December 15, 2009


The South American country of Uruguay, with its three million inhabitants, has always seemed invisible and sadly under-sung to Carolina De Robertis. Her family has deep roots there, and while De Robertis herself was born in England, spending part of her childhood in Switzerland before immigrating to the United States at the age of 10, she claims a committed allegiance to the country.

“Is it the same as Paraguay?” De Robertis has been asked. Speaking by phone from her home in Oakland, California, she said: “It’s not even next door.”
 

Others have gone so far as to say: “Does the place really exist?”


Growing up, she might have wondered the same thing, raised by parents who rarely spoke about the country they fled in the 1970s as it bled under a dictatorial regime. The homeland was a vague, unmapped territory of the past. “Things are bad in Uruguay,” was all they said. And so, De Robertis explained, “I was left with this desire to know and understand.”

The Invisible Mountain (Knopf), selected by O Magazine as one of their “10 Terrific Reads of 2009,” is a testament to the power of that hunger to know. As one character points out: “It is painful to remember, but more painful to forget.”
 
The novel is also a love letter to a country and a people. And it’s an intimate history of the capitol city of Montevideo, a place of cobblestone streets, where amethysts are used as doorstops and everyone shares bitter cups of mate.

Montevideo—it is repeatedly observed throughout the book—a flat city that “dared to take the name of a mountain.”
 
The narrative follows three generations of women of one family: Pajarita, the newborn who went missing and miraculously reappeared in the top-most limb of a ceiba tree; Eva, the poet who ran off with her lover to Buenos Aires and developed an Evita Perón complex; and Salomé, the girl who denounced her love of books to join the Tupamaros, a leftist group of young rebels aiming to liberate the country. 

De Robertis, who’s been writing since she was a young girl, started drafting her book in 2000. In researching her story, she pored through volumes of history books, quickly exhausting the holdings at the Oakland public library, which included a CIA handbook on Uruguay that De Robertis found both “creepy” and enlightening, especially for its description of the Tupas.
 
A woman who has made social justice the core of her life—she’s worked as a crisis counselor and with the Bay-area group Mujeres Unidas—De Robertis said that like her character Salomé, she felt guilty about shutting herself into a room with books and ideas. “I missed a few protests. I wasn’t on the front lines, marching, advocating for social justice,” she admitted. “It took a long time to accept that art matters on that level. Without books and without storytellers so much would be lost. So much would be hidden. So much would remain silent.”



She also took a number of trips to Uruguay, visiting the Montevideo city hall, with its repository of historical photos. Family and friends handed her loads of books, including prison memoirs and a biography on Yessie Macchi, a high school friend of De Robertis’s mother who joined the Tupas at the age of 15, was captured and imprisoned at 18, and for nearly the next decade and a half was tortured and raped.

For De Robertis, scraps of this story had been traveling inside her, packed away in the old valises of her memory. It was one of those barely filled-in accounts of the old country her parents whispered when the family first moved to California. The dictatorship in Uruguay was just ending, and political prisoners were being released, and her mother received news that among those now free was her girlhood friend Macchi.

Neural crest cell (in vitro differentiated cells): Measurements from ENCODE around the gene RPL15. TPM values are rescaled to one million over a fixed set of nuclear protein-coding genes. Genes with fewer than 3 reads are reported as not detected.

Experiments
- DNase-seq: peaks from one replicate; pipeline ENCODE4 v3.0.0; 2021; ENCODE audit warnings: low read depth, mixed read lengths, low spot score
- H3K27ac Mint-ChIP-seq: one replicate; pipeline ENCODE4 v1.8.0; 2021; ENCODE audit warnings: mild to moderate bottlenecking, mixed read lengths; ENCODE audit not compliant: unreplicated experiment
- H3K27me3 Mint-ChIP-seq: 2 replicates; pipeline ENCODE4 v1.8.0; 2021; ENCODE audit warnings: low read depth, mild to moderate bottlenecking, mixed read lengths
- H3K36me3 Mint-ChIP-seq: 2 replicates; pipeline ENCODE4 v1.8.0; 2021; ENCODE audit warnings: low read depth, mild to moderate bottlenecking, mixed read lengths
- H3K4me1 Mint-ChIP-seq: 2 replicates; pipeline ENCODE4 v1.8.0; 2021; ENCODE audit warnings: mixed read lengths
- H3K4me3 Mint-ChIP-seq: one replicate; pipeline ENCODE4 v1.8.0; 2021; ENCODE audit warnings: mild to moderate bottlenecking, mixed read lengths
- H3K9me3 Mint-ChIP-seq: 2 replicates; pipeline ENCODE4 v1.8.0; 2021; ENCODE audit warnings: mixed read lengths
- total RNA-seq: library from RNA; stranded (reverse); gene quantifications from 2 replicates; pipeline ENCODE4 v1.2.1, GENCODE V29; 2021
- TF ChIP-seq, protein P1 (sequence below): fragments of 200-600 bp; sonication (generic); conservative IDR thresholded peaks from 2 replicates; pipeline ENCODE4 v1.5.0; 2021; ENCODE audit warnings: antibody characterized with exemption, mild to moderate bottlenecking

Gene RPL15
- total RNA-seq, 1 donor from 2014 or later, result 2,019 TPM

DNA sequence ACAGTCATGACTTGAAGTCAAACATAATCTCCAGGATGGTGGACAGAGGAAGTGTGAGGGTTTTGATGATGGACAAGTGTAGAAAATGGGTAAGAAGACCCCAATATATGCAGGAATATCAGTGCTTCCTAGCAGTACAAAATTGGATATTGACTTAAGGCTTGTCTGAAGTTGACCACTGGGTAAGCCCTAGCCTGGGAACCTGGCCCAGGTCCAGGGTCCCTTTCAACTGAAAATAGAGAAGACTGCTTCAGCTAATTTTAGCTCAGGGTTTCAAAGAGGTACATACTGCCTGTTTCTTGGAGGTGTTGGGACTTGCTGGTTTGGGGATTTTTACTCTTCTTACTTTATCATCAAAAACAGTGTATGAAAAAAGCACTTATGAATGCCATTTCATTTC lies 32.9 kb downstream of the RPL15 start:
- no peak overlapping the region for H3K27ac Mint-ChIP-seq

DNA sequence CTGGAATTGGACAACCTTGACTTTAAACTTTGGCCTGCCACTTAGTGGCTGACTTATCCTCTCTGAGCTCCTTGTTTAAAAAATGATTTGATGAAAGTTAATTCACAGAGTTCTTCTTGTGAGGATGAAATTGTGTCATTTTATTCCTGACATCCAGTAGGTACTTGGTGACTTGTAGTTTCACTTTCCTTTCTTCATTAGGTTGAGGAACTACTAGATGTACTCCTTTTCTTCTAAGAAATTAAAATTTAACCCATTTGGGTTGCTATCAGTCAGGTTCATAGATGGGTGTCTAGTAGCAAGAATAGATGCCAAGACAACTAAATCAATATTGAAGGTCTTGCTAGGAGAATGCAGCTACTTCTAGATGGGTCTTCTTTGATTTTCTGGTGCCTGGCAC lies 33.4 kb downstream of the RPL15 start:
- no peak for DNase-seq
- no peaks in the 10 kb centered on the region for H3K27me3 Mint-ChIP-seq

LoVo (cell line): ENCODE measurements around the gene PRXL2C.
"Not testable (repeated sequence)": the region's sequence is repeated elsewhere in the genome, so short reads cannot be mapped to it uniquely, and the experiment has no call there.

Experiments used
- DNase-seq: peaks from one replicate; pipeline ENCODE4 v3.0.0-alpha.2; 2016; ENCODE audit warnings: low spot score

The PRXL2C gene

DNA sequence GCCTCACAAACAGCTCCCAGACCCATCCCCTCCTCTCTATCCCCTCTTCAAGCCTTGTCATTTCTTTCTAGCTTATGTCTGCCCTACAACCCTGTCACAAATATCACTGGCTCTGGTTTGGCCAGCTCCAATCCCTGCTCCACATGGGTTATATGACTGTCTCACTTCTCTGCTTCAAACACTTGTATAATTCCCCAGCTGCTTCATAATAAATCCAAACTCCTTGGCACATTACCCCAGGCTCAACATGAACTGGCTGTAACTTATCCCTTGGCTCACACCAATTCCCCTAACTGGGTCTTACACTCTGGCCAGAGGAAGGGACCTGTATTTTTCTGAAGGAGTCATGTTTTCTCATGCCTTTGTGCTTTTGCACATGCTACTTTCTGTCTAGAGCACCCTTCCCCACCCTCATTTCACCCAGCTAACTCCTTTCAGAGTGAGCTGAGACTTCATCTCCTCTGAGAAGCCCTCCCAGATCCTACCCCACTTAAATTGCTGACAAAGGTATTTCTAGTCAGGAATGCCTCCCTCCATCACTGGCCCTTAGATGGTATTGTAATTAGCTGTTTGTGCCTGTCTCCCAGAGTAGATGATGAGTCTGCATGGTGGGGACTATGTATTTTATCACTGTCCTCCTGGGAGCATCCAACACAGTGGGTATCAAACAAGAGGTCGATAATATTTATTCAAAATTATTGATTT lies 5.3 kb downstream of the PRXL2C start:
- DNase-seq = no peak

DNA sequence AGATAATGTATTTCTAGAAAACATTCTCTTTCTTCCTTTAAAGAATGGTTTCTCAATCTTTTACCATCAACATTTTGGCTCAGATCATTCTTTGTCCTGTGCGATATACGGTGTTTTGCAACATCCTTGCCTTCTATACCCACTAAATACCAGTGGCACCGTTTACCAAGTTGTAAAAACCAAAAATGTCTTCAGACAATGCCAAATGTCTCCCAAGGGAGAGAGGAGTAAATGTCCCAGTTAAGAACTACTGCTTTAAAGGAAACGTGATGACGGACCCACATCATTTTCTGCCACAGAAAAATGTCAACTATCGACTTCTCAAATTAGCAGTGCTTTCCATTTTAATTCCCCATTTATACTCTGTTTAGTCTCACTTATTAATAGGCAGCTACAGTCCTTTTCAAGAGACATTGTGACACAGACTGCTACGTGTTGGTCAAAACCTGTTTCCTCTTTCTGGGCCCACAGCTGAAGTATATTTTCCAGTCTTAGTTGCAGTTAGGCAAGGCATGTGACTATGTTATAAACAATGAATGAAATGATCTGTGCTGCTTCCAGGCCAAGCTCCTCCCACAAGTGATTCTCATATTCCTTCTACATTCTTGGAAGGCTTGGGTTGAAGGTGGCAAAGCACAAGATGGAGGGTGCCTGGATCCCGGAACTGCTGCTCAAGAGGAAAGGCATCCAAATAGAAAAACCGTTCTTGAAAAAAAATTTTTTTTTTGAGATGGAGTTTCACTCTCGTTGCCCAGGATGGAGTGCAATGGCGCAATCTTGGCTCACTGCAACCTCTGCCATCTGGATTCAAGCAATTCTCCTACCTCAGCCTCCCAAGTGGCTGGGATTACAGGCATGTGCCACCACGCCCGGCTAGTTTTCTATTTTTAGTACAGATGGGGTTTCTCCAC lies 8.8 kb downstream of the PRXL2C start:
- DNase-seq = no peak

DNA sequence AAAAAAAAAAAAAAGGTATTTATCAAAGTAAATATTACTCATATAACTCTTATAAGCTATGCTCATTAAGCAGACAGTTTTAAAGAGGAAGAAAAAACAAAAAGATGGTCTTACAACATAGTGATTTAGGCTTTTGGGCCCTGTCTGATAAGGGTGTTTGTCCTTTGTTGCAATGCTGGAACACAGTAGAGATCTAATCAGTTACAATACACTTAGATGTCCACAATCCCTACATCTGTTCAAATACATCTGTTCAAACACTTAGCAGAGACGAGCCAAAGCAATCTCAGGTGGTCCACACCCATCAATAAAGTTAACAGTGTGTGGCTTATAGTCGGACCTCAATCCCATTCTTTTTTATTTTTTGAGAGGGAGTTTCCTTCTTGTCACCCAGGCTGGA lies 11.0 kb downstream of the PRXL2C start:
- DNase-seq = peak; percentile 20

Though the fictional character of Salomé already existed on the page, De Robertis incorporated details she was now discovering. She considered going further and interviewing Macchi, but something about the evasions she was conditioned to accept as a child must’ve proved too strong because De Robertis never brought herself to do it. Macchi passed away in 2008, the same year De Robertis completed the final draft of her book.



Editions of The Invisible Mountain have already appeared in Greek, Dutch and German. De Robertis, an accomplished translator herself—she works from Spanish into English—was recently going over the upcoming Spanish edition. She stayed up til the early hours, drinking mate and eating empanadas as she fine-tuned the draft she’d received from her translator in Madrid. She was determined to capture the Uruguayismos—the verbal ticks and turns-of-phrases specific to the people. She even enlisted two friends, fellow Uruguayans, whom she deferred to as linguistic experts, when she reached the limits of her experience with her own mother tongue.



“It’s so important that this book breathe and live in Spanish,” De Robertis said. “And it has to feel uruguayo.”
 
Though she confessed that she always felt her Spanish, with its regionalisms, was “wrong” compared to “official” Castilian Spanish, she now sees the value of its specificity.
 
“This is our way of talking,” she defended. It was the language used in her family, and, because of their exile, she sensed undertones of isolation, loneliness and longing, like a Carlos Gardel tango album playing in a distant room. With this particular translation, she said she hoped the book and this story “can come home to Uruguay.”


Erasmo Guerra is a member of the Macondo Writing Workshop. He lives in New York City.


Read this online at http://colorlines.com/archives/2009/12/a_bittersweet_melody_from_montevideo.html


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